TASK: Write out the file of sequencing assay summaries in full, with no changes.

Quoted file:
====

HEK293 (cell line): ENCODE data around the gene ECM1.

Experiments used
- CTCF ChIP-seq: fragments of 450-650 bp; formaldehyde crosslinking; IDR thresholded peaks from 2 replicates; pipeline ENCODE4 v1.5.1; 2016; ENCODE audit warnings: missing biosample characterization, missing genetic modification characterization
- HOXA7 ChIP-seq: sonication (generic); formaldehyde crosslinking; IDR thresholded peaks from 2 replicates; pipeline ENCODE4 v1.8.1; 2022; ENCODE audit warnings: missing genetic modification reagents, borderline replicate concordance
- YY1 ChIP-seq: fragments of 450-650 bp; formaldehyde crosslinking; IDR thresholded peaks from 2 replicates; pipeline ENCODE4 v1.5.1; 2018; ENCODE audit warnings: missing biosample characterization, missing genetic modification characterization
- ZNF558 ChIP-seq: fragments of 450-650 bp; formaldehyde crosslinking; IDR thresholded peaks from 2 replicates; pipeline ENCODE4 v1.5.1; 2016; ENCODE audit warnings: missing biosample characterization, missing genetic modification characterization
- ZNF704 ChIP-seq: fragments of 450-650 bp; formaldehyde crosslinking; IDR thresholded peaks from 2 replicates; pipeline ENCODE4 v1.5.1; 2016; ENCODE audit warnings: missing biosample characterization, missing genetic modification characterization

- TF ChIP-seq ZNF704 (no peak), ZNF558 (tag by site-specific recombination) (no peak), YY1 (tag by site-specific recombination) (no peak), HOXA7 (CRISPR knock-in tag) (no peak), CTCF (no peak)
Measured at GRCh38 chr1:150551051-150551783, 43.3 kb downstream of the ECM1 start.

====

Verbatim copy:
HEK293 (cell line): ENCODE data around the gene ECM1.

Experiments used
- CTCF ChIP-seq: fragments of 450-650 bp; formaldehyde crosslinking; IDR thresholded peaks from 2 replicates; pipeline ENCODE4 v1.5.1; 2016; ENCODE audit warnings: missing biosample characterization, missing genetic modification characterization
- HOXA7 ChIP-seq: sonication (generic); formaldehyde crosslinking; IDR thresholded peaks from 2 replicates; pipeline ENCODE4 v1.8.1; 2022; ENCODE audit warnings: missing genetic modification reagents, borderline replicate concordance
- YY1 ChIP-seq: fragments of 450-650 bp; formaldehyde crosslinking; IDR thresholded peaks from 2 replicates; pipeline ENCODE4 v1.5.1; 2018; ENCODE audit warnings: missing biosample characterization, missing genetic modification characterization
- ZNF558 ChIP-seq: fragments of 450-650 bp; formaldehyde crosslinking; IDR thresholded peaks from 2 replicates; pipeline ENCODE4 v1.5.1; 2016; ENCODE audit warnings: missing biosample characterization, missing genetic modification characterization
- ZNF704 ChIP-seq: fragments of 450-650 bp; formaldehyde crosslinking; IDR thresholded peaks from 2 replicates; pipeline ENCODE4 v1.5.1; 2016; ENCODE audit warnings: missing biosample characterization, missing genetic modification characterization

- TF ChIP-seq ZNF704 (no peak), ZNF558 (tag by site-specific recombination) (no peak), YY1 (tag by site-specific recombination) (no peak), HOXA7 (CRISPR knock-in tag) (no peak), CTCF (no peak)
Measured at GRCh38 chr1:150551051-150551783, 43.3 kb downstream of the ECM1 start.